How do I make rose/flavored/scented marshmallows? More specifically, while Paris my wife fell in love with rose-flavored/scented marshmallows. I want to make her a batch as a Hannukah present.

I have several excellent marshmallow recipes but how do I get the rose flavor/scent?

I found "rose water" at Fairway (an excellent NYC supermarket) -- is that the answer? Do I just substitute some of that for the water in the recipe? If so, any guidance as to how much? If not, any other suggestions?

Thanks so much in advance, you cooks and bakers are the best!

  • Posted by: Peter
  • November 30, 2010
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campagnes December 30, 2010
I made some rose marshmallows to give as Christmas gifts this year:

Now, I know I'm nobody to knock Food & Wine, but dang, 3 tablespoons of rose water? I STARTED with 1/2 tsp and it was too flowery for me. I would definitely start smaller than that. Have you made any yet, Peter?
Peter December 3, 2010
Thanks all, the rose water was a big hit!

I haven't made the marshmallows yet -- I decided that she'd enjoy the them more if we made them together and made 3 batches with different amounts of rose water as to get the flavor *just* right. Stay tuned for a taste test in a week or so. ;-)

Food Picklers are the best!
Jon P. December 1, 2010
Rosewater is the way to go - just be mindful that a small amount goes a long way.
Peter November 30, 2010
Thanks all -- good to know I was on the right track!

Nora, why take her back to Paris when one bit of my rose-scented marshmallows will whisk her there in her memories? And without having to be groped by airport security!

Irene, no, I'm pretty sure my wife won't trade me in. I have my faults but she's grown pretty attached to me in the 1.5 years we've been married.

Irene, I also shouldn't have any trouble finding rose water from a middle eastern country (which is where the larger bottle is from based on the arabic writing on the label) -- as luck would have it, I live 3 blocks from the remnants of THE middle eastern neighborhood of Brooklyn -- there are 4 or 5 stores chock full of things like rose water.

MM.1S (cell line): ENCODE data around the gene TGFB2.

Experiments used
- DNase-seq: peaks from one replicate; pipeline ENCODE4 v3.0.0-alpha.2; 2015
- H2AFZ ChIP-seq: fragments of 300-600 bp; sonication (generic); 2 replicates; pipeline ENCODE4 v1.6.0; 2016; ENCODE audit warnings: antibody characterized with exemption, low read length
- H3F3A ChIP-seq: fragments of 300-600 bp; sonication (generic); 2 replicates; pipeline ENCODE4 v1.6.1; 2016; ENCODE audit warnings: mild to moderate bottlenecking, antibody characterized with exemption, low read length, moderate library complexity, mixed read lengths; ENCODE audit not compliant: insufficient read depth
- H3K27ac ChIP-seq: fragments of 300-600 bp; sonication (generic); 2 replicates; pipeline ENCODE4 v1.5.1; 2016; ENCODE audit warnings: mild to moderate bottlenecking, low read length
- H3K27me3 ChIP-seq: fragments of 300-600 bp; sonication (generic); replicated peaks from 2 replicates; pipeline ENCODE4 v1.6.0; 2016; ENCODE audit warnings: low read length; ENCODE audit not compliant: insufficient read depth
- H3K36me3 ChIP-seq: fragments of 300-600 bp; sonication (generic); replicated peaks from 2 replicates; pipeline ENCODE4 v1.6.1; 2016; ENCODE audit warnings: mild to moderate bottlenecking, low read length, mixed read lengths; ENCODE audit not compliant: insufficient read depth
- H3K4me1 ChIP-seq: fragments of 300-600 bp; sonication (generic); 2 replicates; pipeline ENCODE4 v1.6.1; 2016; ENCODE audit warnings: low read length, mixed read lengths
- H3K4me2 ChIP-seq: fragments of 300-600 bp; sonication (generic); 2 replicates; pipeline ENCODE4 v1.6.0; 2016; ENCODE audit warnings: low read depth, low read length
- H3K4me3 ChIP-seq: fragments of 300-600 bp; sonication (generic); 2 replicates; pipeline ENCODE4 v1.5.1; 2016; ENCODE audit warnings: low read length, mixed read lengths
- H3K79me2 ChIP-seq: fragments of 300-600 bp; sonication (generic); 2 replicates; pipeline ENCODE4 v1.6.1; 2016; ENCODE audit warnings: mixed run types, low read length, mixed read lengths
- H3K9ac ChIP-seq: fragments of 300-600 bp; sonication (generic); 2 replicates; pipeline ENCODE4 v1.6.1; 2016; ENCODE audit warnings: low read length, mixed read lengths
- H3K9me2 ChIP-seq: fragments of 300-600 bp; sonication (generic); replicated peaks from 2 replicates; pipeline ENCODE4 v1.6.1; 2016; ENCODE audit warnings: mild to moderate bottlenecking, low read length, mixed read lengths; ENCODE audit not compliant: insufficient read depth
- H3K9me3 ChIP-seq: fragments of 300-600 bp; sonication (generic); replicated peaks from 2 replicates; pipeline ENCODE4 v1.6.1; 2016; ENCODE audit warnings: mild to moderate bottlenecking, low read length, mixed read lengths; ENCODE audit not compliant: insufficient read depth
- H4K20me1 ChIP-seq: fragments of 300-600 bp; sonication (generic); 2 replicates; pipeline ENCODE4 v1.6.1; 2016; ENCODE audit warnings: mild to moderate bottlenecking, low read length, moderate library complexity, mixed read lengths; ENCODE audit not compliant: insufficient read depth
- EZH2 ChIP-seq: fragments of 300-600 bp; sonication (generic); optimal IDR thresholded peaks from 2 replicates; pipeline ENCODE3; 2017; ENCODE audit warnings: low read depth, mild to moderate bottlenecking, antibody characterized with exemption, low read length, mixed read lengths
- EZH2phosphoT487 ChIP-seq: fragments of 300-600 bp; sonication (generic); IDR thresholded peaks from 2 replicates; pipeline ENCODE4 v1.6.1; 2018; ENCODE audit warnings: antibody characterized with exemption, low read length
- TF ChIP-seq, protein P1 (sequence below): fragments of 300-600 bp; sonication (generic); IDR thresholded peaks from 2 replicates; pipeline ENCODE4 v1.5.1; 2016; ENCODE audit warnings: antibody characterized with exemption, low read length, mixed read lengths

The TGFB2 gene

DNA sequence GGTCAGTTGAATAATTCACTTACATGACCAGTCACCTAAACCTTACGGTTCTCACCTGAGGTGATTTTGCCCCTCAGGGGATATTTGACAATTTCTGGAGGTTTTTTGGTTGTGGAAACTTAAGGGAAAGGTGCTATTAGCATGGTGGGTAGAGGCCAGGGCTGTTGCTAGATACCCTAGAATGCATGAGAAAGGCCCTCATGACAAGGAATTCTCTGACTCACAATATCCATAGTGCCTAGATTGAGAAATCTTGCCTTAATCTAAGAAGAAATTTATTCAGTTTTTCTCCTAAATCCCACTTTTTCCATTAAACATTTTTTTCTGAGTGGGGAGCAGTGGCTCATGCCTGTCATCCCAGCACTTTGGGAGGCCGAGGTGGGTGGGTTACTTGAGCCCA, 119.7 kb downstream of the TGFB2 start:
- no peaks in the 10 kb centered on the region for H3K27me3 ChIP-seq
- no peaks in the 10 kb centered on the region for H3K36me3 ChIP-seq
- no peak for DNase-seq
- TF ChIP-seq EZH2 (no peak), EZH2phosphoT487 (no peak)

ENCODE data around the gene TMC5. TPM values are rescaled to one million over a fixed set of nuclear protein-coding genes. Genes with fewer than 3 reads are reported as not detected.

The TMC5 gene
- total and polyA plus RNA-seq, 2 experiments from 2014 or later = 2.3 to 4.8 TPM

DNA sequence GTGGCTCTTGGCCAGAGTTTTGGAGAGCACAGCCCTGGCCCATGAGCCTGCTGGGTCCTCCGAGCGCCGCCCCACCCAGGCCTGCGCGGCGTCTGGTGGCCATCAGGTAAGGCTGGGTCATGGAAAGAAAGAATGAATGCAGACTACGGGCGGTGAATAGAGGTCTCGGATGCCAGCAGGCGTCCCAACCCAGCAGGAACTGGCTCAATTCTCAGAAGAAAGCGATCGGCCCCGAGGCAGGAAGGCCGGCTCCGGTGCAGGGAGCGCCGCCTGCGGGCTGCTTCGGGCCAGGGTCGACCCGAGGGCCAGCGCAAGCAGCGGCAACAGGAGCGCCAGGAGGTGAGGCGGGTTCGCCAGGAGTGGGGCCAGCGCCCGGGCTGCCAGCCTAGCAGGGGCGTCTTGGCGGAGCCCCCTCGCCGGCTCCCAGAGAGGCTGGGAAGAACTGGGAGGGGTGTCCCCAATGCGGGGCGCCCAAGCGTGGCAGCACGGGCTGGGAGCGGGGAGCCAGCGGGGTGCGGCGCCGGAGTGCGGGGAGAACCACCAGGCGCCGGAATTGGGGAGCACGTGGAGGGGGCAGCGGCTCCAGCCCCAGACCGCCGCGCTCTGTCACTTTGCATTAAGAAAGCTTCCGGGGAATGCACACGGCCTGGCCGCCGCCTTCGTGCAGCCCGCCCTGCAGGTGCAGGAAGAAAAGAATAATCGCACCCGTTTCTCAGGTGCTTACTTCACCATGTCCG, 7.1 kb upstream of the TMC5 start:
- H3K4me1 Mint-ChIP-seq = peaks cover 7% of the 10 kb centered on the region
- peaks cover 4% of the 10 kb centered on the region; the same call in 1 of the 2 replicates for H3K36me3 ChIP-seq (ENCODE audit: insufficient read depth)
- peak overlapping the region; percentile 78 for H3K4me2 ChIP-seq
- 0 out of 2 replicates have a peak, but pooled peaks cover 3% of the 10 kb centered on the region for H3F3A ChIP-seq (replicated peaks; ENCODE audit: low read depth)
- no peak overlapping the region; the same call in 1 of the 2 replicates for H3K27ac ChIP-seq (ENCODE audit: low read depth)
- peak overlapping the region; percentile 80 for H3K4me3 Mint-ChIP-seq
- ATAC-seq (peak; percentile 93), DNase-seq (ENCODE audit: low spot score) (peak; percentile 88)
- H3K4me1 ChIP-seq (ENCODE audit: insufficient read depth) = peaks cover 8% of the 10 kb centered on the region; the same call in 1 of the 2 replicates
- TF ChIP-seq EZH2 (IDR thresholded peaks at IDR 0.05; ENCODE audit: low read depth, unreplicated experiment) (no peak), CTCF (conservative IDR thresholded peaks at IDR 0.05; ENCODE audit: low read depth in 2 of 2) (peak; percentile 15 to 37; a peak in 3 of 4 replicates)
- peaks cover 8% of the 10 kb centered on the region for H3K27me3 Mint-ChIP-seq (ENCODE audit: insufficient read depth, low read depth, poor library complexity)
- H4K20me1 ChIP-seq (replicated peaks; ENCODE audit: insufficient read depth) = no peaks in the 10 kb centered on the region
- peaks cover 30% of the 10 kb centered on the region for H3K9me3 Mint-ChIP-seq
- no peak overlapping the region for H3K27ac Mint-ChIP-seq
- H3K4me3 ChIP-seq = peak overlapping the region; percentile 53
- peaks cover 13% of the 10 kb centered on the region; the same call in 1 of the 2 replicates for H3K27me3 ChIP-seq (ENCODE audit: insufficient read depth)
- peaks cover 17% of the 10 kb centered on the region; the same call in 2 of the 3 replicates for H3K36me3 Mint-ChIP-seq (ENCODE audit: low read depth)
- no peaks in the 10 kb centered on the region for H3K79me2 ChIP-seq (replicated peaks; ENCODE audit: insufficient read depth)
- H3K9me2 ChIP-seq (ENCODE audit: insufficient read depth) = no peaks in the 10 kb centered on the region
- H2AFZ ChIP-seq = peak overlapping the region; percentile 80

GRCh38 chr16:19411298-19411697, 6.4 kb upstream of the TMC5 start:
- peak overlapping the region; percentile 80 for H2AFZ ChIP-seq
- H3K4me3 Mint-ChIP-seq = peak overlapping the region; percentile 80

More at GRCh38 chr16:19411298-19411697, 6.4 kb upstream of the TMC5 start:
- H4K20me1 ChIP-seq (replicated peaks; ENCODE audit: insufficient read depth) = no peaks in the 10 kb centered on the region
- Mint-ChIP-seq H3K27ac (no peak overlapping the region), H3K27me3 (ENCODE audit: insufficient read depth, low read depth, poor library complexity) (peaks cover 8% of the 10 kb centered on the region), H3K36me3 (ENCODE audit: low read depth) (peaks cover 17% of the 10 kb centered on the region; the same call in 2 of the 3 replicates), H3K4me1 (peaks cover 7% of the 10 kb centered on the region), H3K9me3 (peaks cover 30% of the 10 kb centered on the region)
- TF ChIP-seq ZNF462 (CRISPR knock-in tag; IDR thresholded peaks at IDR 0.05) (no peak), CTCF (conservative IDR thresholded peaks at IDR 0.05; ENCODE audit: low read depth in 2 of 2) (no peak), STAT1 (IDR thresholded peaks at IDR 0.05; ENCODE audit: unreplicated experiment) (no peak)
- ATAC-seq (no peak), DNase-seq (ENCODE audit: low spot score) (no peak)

Everyone else, thanks for the advice!
Nora November 30, 2010
How about you take her back to Paris?
betteirene November 30, 2010
Dang! Do you think your wife would trade you for an old decrepit hillbilly from W. Va? He's really very nice, even though he douses everything he eats with Tabasco, but he's never made homemade marshmallows for me.

So. . .I don't recognize the labels on those bottles. If you can find rose water that's been distilled in Greece, Turkey, India, Pakistan, a Slavic or Middle Eastern country, it'll be fine--the people of those countries know how to use rose (and orange blossom) water.

In your marshmallow recipe, substitute half as much rose water as vanilla: If your recipe calls for a teaspoon of vanilla, sub with 1/2 teaspoon of rose water.

With what's left, do a search for recipes like baklava or shortbread cookies. Or make bathing salts or sachets.
darabekah November 30, 2010
Yes, as others have said, use a small amount of rose water in place in addition to the vanilla after the egg whites are whipped. I sometimes use orange blossom water to flavor marshmallows too.

A few other tips: (I learned the hard way) make sure to that all of your bowls and such are fastidiously clean and your whites are also clean with no yolk at all - a bit of egg yolk will make it impossible for the things to whip up correctly. Also, invest in the candy thermometer, it will make your life easier, and be patient while the marshmallows set will make the cutting easier. Enjoy!
sweetlolo November 30, 2010
Yes, rose water is what you want to use. You don't want to subsitute it for the water in the recipe. If the recipe includes vanilla, I would substitute the rose water for all or part of that. Otherwise, just add a tablespoon or so near the end of the final whipping - maybe mix in a tablespoon, taste and check if it's the flavor you want, and then add more if you want a stronger rose flavor.
hardlikearmour November 30, 2010
Replace some of the water with rose water. Personal preference will dictate the amount. Here is a recipe you can use:
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